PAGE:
4. Teresa Norman says

    You’re article states:
    “Is the problem really the pet stores? They are meeting the public’s demand for dogs and their shareholders’ requirements for sales and profits.”
    ☆And I see your point. At the same time, these people that have pet stores and KNOW the possibility that the puppies being sold in their store are from unreptuable sources, are only doing it for the $$$$. No other reason. But in all sincerity, I understand why you cannot focus on that as well. Yes..I do like your ideas…I guess as an animal lover … I HATE seeing that anyone, even a pet store owner, would have anything to do with such low life punks! To me, that makes the pet store owner as bad as the puppy mill, backyards breeders! Good luck in your endeavors! :)

  5. C L says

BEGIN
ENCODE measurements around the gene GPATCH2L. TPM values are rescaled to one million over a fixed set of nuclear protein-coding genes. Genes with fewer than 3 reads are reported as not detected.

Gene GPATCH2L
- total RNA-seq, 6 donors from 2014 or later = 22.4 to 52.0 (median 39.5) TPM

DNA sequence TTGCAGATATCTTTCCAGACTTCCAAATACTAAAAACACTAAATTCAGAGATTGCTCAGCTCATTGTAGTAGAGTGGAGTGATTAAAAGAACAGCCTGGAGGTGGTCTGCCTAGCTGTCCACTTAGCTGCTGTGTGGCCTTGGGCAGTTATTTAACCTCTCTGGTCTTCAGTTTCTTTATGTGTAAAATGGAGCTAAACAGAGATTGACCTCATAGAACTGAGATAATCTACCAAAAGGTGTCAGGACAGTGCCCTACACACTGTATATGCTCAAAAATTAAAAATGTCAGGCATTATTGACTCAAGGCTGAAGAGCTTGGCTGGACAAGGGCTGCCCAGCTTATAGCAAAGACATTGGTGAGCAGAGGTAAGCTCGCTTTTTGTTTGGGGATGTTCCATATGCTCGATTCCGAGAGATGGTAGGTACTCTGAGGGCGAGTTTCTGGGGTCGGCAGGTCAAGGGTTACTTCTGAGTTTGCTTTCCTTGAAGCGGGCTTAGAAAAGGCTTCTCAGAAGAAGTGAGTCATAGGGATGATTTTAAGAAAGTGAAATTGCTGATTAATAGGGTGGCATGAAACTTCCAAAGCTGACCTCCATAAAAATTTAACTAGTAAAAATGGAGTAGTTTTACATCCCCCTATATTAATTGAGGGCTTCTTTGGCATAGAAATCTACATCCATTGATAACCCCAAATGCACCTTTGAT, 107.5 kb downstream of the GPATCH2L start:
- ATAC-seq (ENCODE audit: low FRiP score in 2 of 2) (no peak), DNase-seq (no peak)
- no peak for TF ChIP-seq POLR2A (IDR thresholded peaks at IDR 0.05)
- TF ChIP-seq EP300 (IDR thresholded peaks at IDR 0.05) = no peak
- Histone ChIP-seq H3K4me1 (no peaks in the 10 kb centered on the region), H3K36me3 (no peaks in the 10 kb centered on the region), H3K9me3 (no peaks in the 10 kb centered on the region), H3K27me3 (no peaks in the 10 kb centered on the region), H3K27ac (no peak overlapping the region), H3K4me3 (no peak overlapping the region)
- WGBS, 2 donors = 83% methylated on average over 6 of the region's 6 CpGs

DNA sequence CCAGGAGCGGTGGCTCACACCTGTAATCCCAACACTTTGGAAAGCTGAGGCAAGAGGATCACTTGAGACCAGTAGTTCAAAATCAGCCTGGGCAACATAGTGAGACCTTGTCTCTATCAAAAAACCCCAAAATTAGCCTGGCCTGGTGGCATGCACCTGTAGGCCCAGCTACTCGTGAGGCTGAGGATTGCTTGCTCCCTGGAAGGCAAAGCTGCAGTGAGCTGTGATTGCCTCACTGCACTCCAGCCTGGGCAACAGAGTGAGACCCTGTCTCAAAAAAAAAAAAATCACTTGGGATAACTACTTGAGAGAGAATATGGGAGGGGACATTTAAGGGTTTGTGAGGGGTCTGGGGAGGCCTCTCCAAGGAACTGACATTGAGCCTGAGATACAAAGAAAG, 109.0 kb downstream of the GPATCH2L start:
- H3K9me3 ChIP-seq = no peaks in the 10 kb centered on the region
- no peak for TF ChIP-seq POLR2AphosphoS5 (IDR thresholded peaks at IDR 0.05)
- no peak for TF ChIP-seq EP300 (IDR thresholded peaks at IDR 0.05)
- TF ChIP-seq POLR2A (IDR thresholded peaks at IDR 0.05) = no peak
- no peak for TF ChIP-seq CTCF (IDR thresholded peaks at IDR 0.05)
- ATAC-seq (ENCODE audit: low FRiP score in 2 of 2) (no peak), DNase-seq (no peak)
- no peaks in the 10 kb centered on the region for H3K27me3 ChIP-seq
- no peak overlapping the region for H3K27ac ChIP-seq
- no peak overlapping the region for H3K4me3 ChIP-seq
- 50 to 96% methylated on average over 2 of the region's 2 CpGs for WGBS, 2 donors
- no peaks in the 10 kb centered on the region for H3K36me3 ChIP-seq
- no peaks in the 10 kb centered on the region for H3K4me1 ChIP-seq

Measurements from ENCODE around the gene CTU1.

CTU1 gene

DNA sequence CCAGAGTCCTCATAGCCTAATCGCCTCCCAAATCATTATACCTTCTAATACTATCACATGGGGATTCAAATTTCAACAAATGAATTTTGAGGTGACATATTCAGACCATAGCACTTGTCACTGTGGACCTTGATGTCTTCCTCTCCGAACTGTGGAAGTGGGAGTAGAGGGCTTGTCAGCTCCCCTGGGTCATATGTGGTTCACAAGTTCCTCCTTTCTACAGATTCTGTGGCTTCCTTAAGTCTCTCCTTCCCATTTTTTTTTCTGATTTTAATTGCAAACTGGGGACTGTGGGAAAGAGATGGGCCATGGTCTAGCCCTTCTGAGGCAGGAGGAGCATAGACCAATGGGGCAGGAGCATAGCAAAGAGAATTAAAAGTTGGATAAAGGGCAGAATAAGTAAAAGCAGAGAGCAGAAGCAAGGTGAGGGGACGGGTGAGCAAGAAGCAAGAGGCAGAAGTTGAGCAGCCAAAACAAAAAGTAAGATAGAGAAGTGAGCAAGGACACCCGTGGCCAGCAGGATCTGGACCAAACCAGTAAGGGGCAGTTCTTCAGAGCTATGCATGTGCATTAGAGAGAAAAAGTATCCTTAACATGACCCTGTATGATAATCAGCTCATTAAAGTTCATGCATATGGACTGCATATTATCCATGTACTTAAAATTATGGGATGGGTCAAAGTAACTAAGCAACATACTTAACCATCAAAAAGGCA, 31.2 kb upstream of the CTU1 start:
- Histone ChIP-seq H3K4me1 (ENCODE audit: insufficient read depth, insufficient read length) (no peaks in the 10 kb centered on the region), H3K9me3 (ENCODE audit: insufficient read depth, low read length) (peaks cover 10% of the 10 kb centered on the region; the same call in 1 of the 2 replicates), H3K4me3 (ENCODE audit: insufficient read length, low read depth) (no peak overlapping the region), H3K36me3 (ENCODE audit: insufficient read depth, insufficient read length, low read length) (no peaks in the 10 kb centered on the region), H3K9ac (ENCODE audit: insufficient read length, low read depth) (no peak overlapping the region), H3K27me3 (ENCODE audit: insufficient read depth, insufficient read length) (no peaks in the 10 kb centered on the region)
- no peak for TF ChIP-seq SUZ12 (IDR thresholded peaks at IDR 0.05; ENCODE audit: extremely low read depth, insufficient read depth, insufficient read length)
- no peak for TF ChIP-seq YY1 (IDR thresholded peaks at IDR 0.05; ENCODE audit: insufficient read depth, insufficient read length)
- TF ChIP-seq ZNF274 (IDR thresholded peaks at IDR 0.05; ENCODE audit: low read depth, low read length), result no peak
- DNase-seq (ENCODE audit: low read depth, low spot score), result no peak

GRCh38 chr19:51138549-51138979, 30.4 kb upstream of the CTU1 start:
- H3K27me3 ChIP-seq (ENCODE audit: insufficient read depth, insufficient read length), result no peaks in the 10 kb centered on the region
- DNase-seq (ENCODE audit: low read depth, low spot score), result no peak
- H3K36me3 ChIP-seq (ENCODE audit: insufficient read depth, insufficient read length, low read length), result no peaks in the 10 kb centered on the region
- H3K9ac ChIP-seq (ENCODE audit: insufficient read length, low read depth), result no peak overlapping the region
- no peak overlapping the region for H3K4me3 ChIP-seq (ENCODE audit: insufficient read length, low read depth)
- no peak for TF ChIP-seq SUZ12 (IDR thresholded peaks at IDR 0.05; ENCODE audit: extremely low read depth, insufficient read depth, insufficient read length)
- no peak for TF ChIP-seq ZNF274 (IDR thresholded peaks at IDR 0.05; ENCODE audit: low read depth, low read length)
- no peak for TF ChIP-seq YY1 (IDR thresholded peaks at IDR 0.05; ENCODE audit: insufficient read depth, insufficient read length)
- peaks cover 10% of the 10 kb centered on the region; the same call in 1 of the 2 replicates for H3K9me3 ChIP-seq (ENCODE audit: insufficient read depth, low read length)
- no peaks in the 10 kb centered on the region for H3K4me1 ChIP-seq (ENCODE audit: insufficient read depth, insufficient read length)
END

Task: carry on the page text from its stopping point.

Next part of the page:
First of all the fact that there are puppymills known to exist and they are allowed to continue to operate is truly beyond belief. The powers that be put out a list of the worst puppymills instead of shutting them down. WHY? Why are the officers who go and see these conditions walking away and allowing them to continue? Heads need to roll and there needs to be people truly held accountable for this conscious turning away, whether out of laziness, greed (bribes) whatever the reason, it is not acceptable. Secondly, about the sale of dogs at pet stores, it seems to me that pet stores are the drug dealers of the puppymill world so yes they are a huge part of the problem and actually an easy way to go about shutting down the puppymillers who supply them with their “crop” to sell, as virtually all puppies sold at pet stores are farmed in this terribly sad and abusive manner. The simplest and most effective way to shut down puppy mills is to stop their money flow. Because they breed solely for profit (not out of passion or love of the breed as does a caring home hobby breeder who spends far more on their dogs than they could ever get back from the occasional sale or adoption fee), if they can no longer make money off the backs of the poor dogs they use and abuse for profit MANY of them will stop breeding (maybe not all will stop, which is where enforcement of the animal welfare laws comes in, but for those dogs no longer being abused and bred to death by the ones that do stop breeding it is life changing!).. By stopping the sale of puppies from these mills at pet stores you stop the money flow (pet stores could still have adoption days and they could even work with local reputable small scale breeders on a referral basis, as the goal should not be to stop all breeding, as it is with the twisted and perverting ideology of extreme animal “RIGHTS” groups like PETA and HSUS (not to be confused with animal WELFARE which is correct thinking), but to ensure the humane and caring treatment of all animals, with the best first step being to stop this most egregious and cruel mindset of FARMING dogs — they are not a crop, they are living, feeling, loving COMPANIONS!). Stopping the sale of puppymill puppies at pet stores is also easily accomplished so seems a very logical place to start. It would stop the mass breeding of these poor dogs almost immediately because if millers no longer have pet stores as their “dealers” to push their puppies they have no reason to produce them. So what if the blind masses who don’t care enough about the suffering of the poor mommas bred to death to produce that cute puppy in the pet store are forced to put forth a little more effort to add a new dog to their family? People SHOULD consider beforehand all the ramifications and responsibilities of adding a new dog to their home, it should not be an “impulse” buy done with the same ease as say purchasing a sofa, so meeting that demand for immediate gratification to buy a puppy produced in such a sad, horrific environment and with such cruelty and disregard for the well being of the animals involved is not a good thing or something we as a society should encourage. By removing that emotionally driven purchase of the “doggy in the window” it provides the time and opportunity for people to consider all the options (mixed breed from a shelter, purebred rescue – like those little doggies that now have an opportunity to find a loving home after the puppymill that was abusing them shuts down once they can no longer push their farmed puppies at the pet store, or quality purebred puppy from a small sized responsible breeder), learn about the breed traits that are best suited to their home life and environment in order to make an education decision, encourages them to do their homework, be patient, find a reputable, caring breeder if they decide to go that route, and at the same time they can feel good about their decision, knowing that they are not supporting this abusive chain of greed and misery. Also hand in hand with banning the sale of farmed puppies at pet stores is stopping the sale of dogs at auction. It is the same heartless, abusive and greedy millers involved in both of these inhumane activities. Again, dogs are not a crop, they are not livestock, they are loving companions with deep seated emotional needs and deserve to be treated with all the kindness and caring and honor that that special place in our lives, in our very hearts, dictates. Thank you for caring about the animals. We are their voice.